Last July, the crew of the Octopus Foundation spent ten days at the Lampedusa Turtle Rescue center. An important event now attracts the team once again: Daniela Freggi and her volunteers will soon set its most famous Caretta Caretta turtle free. “Homerus” has been living at the clinic for the past eight years, undergoing a serious rehabilitation after seeing its two back legs paralyzed in a terrible accident with a boat on the surface of the Mediterranean Sea.

With the help of the Octopus Foundation, the Lampedusa turtle center was able to purchase a GPS beacon that will be glued to Homerus’ back. This will allow the scientists to follow the first weeks or months of the turtle’s journey back to total freedom.


For Daniela Freggi, the center’s director, the anticipation is gripping. “We are nervous and happy at the same time. We still don’t know how long Homerus will let us follow her destiny in her natural habitat, but we know it’s the best thing that could happen to her”, says the French-Italian biologist.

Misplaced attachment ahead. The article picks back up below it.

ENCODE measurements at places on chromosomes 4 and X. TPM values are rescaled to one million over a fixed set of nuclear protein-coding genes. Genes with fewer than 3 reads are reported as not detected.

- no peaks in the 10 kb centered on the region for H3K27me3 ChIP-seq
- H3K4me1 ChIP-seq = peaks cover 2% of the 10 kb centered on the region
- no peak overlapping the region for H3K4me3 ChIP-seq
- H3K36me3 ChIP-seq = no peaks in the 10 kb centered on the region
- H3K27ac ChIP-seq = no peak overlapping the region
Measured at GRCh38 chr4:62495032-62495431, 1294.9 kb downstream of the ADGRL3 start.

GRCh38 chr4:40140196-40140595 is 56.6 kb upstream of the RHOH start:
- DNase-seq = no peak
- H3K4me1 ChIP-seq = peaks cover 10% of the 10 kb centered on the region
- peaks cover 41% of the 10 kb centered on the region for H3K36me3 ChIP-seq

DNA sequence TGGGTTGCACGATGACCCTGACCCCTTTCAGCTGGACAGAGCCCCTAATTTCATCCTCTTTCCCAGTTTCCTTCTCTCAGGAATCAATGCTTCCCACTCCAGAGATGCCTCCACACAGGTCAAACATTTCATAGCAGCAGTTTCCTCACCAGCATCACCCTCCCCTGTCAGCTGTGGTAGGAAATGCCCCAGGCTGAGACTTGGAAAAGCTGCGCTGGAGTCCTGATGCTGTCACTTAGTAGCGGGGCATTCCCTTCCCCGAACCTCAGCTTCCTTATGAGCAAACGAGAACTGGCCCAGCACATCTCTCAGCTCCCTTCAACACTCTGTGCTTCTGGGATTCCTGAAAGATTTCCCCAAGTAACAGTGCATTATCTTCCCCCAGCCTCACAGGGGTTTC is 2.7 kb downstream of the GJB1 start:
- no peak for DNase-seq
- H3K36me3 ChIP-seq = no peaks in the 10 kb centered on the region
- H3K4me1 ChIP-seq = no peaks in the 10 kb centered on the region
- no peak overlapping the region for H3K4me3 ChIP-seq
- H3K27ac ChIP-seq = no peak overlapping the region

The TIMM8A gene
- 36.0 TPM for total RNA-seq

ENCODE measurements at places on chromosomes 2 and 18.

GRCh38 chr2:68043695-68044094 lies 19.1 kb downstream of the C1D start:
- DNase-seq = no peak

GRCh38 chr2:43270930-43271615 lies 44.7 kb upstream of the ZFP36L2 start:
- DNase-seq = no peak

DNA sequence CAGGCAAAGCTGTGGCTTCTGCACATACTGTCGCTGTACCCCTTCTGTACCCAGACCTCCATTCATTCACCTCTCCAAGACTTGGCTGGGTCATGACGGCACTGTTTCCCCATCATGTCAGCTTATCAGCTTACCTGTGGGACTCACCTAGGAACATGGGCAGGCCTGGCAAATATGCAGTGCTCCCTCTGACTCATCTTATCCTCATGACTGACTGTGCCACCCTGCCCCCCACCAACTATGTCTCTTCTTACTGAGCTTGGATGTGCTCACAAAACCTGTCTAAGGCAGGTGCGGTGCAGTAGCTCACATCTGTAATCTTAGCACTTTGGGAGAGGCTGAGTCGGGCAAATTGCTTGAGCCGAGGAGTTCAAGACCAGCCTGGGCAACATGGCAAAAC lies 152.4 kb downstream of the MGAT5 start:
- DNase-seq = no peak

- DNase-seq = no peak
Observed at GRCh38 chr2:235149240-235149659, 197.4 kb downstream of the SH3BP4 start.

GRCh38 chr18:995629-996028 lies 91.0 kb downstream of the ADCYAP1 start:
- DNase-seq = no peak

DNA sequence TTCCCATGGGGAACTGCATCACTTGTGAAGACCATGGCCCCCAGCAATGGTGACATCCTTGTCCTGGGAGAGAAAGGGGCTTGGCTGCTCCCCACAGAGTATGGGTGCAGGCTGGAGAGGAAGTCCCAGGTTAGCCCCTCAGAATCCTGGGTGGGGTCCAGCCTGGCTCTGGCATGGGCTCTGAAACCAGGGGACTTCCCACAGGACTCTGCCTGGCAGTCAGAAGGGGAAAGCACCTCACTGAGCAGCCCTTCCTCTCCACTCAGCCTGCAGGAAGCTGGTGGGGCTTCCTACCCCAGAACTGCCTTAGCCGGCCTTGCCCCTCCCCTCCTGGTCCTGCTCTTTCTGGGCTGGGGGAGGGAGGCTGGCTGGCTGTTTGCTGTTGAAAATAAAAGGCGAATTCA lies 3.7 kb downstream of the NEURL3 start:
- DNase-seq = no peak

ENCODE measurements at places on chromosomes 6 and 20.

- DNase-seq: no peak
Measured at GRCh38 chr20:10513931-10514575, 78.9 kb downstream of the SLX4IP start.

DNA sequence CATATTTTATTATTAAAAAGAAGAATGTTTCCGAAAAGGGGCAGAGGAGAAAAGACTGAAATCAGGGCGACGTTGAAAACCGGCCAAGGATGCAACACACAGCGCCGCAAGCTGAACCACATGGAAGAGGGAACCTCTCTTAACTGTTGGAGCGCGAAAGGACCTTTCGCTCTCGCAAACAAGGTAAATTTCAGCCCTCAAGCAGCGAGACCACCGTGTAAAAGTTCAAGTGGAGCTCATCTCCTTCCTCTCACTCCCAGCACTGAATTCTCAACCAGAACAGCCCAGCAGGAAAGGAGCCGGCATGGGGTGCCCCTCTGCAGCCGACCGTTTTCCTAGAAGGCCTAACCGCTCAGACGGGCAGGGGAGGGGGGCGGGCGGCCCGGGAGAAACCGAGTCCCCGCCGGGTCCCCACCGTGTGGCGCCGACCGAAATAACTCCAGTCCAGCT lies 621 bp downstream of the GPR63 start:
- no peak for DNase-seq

For the Octopus Foundation, it’s an important project that will contribute to a better understanding of these threatened marine turtles, and also because “it raises the public’s awareness on the crucial role that these animal play in the complex marine ecosystem and on the challenges that they face in this day and age”, explains Julien Pfyffer, president and founder of the Octopus Foundation.


For the Italian team, the partnership with the Octopus Foundation is first of all a human adventure. “Their passion for the marine world is contagious, and it can be felt in our collaboration. We are grateful and proud to be sharing this precious moment with the foundation’s team”, concludes Daniela Freggi.